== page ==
The other night I discovered the following on BuzzFeed: “Women Over 50 Plagued By Eating Disorders, Body-Image Issues.”
The hell you say!
Today’s dieting young women plagued with body-image concerns aren’t necessarily likely to grow out of them when they get a little older, have kids, retire — just you know, age — according to new research. A study from the International Journal of Eating Disorders shows that women over the age of 50 commonly struggle with body image and eating issues. Researchers from the University of North Carolina Eating Disorders Program, led by Dr. Cynthia Bulik, found that 62 percent of 1,849 women aged 50 and older surveyed across the U.S. said their weight or shape had a negative impact on their lives.
Ok, I have a question: Why on earth would we be likely to “grow out” of our body image issues?
Women are told, our entire lives, that our greatest worth is measured in conventional attractiveness, and that furthermore, we are never attractive enough. We are told this in our movies and TV shows, in our supermarket check-out lines, in our social circles, in our jobs, and often in our families. We are told this by bloggers, by commenters, by Twitter, by Facebook, by complete strangers on the street. We are told this from the moment we are born (else why did people feel the need to assure me that my chubby girl baby would “thin out”?), and we are told this until the moment we die.
We are told this so often, and so convincingly, that we women punish ourselves with deprivation, torture ourselves with self-doubt, and sometimes spend our own money to cut out our own flesh. And then we bond over it all. I don’t think I exaggerate when I say that I don’t know a single woman who doesn’t suffer from a certain amount of body-image anxiety (or flat-out self-loathing) or hasn’t had to struggle on occasion to keep that anxiety/self-loathing at bay — and every single one of us talks about it (or is expected to).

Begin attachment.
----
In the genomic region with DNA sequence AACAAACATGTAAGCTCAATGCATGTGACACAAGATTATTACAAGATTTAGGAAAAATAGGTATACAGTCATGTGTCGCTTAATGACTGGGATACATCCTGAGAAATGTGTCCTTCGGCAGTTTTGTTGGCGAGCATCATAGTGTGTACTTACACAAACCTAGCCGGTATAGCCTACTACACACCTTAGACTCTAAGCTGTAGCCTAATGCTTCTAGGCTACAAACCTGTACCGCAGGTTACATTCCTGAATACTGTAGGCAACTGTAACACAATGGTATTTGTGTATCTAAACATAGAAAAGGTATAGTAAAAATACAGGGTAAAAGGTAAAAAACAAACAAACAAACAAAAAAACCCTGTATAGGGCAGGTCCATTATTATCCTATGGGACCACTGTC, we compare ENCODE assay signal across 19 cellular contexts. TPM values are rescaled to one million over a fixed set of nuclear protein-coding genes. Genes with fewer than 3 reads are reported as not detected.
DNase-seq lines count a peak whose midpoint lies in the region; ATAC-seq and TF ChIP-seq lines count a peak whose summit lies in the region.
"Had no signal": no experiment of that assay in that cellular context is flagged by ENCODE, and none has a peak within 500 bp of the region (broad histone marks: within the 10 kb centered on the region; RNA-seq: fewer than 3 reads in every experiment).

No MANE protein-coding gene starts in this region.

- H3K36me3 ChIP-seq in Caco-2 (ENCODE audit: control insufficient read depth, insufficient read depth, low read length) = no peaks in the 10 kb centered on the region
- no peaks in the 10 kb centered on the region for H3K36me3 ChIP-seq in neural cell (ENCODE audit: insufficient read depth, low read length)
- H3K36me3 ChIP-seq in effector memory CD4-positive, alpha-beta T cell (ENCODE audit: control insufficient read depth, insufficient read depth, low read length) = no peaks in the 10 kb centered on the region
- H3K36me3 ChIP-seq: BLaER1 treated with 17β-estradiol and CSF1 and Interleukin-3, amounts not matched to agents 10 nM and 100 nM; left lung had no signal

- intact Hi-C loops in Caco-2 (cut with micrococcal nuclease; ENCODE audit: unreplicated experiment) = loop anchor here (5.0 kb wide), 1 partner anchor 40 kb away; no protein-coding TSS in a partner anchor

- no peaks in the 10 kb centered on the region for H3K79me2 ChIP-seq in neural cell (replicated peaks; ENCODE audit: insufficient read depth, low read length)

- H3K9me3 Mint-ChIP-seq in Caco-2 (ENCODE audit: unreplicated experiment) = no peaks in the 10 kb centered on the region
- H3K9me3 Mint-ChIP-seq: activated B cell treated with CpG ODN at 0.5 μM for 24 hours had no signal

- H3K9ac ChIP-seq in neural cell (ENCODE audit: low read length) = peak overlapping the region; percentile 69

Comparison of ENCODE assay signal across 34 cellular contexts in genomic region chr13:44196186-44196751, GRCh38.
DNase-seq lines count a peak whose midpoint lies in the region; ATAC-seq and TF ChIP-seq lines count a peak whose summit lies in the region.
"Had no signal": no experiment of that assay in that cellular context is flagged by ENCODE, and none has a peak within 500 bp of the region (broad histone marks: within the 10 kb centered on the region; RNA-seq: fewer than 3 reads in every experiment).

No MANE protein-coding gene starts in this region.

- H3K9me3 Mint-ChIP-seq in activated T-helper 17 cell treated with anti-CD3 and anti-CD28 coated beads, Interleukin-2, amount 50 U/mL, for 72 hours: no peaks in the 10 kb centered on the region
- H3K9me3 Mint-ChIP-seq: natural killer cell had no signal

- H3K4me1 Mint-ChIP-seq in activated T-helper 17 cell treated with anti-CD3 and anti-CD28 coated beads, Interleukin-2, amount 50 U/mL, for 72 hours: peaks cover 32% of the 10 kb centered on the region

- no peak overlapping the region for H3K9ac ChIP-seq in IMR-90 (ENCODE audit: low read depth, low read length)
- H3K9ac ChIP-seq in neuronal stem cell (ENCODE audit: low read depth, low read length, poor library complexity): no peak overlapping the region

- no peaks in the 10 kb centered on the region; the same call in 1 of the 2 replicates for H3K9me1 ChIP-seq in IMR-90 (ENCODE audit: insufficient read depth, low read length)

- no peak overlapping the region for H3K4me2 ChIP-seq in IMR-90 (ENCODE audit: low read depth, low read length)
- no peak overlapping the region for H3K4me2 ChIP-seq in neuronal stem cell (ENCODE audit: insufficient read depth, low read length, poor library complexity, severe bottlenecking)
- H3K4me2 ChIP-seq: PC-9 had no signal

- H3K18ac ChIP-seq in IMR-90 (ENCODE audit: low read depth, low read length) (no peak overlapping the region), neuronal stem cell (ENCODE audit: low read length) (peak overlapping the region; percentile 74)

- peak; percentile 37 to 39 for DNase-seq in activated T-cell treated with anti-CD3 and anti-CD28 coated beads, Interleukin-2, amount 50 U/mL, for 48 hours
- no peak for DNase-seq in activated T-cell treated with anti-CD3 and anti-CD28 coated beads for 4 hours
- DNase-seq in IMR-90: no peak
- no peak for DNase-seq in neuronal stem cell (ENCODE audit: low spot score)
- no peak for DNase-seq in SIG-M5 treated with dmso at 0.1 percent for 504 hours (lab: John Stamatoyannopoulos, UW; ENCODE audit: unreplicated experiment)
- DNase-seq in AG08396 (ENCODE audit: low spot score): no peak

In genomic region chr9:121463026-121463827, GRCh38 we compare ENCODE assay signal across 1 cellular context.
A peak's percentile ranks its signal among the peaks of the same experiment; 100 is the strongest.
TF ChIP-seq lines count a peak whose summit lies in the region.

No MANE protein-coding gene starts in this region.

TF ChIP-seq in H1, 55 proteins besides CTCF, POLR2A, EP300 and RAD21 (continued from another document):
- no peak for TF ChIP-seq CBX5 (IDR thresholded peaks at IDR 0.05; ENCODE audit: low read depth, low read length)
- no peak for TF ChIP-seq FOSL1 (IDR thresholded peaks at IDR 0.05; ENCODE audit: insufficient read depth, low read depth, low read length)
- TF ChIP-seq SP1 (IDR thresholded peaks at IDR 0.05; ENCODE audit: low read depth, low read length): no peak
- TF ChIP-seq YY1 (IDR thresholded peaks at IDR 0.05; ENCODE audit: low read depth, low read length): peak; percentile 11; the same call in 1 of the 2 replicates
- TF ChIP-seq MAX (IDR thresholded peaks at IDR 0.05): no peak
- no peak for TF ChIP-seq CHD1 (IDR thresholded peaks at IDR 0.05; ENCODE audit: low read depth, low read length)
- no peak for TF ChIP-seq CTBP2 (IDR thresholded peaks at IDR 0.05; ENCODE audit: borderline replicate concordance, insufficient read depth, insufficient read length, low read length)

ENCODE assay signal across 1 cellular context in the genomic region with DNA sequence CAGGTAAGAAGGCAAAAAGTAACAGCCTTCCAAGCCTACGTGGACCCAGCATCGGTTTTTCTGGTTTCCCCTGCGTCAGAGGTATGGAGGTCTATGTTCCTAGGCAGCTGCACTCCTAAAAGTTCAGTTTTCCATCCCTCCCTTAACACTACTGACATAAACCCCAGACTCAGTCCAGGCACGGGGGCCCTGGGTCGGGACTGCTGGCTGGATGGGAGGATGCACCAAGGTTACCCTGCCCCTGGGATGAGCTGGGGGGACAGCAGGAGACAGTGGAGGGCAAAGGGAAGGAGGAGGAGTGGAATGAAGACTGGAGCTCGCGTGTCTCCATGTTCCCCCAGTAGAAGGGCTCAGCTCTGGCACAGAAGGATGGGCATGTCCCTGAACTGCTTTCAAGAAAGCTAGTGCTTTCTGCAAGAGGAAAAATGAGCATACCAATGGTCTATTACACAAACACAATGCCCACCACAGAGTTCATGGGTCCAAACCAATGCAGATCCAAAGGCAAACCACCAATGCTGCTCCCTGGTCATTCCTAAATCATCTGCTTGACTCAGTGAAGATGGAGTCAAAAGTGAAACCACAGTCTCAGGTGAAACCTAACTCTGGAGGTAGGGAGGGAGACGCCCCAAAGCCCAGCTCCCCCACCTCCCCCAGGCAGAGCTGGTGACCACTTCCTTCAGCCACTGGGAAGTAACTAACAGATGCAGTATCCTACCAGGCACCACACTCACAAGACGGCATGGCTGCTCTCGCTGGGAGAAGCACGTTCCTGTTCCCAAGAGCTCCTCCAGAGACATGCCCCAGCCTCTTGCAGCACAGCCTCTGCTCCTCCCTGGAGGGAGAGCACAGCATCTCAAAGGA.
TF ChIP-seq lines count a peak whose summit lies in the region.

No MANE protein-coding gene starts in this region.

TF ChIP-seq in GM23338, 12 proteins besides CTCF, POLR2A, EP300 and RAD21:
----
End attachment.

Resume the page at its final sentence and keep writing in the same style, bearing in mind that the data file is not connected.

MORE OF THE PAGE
One never just eats — one laughs about how much one is eating, or announces that one will have to not eat tomorrow to make up for it, or compares and contrasts the relative fat contents of Food A vs. Food B. One never just gets dressed — one has to consider what will be said about one’s muffin-top, or flabby arms, or cankles. One never just ebbs and flows with the years — one is expected to constantly strive for a physical ideal that is rooted in pre-pregnancy youth and which for many women isn’t even remotely possible (or healthy).
To think that we might lose these thoughts and behaviors as we age and get ever farther from that youthful mirage would be laughable if it weren’t so tragic. There is health — there is a body functioning at or near its potential peak because it has been well-maintained (and its owner lucky) — and then there’s this destructive, obsessive bullshit.
The BuzzFeed post goes on to devote about a third of its text to the following:
The trend is concerning not only for women over 50 — who are assaulted daily with reminders of how bad it is to age like a normal person — but their kids. Research shows that moms who are unsatisfied with their bodies can easily pass those insecurities on to their daughters.
…A mother who expresses concern about her own not-thin-enough body — or openly admires a “neighbor with the long, thin legs,” for example — sends the message to her kids that physically looking a certain way is what’s valued and praise-worthy.
And you know what? I agree, and I am all for raising our daughters to value themselves in all of their many sizes and shapes — but fuck that.
Fuck the idea that women over the age of 50 cause troubles for others with the attitudes and social cues forced on them their entire lives by a society that devalues them daily — they are suffering themselves, and that matters.
The report to which the BuzzFeed piece refers finds that
[Of those surveyed] 62 percent said their weight or shape had a negative impact on their life, 79 percent said it affected their image of themselves and 64 percent said they thought about it daily…. In all, 66 percent didn’t like their overall appearance. Their dissatisfaction was highest with their stomach (84 percent) and shape (73 percent).
Sure we need to model good, healthy, self-affirming behavior for our daughters and the other girls in our lives — but we deserve lives that are free of this kind of collective body dysmorphia. We deserve lives full of joy and creativity and unabashed enjoyment of these wondrous machines in which we live.
Oh look – Time also wrote about the eating disorders study! And you’ll never guess what articles the piece directs interested readers to: “5 Tips to Overcome Emotional Eating,” “Why Sleep Deprivation Leads to Overeating,” and “How People-Pleasing May Lead to Overeating.”
:: headdesk ::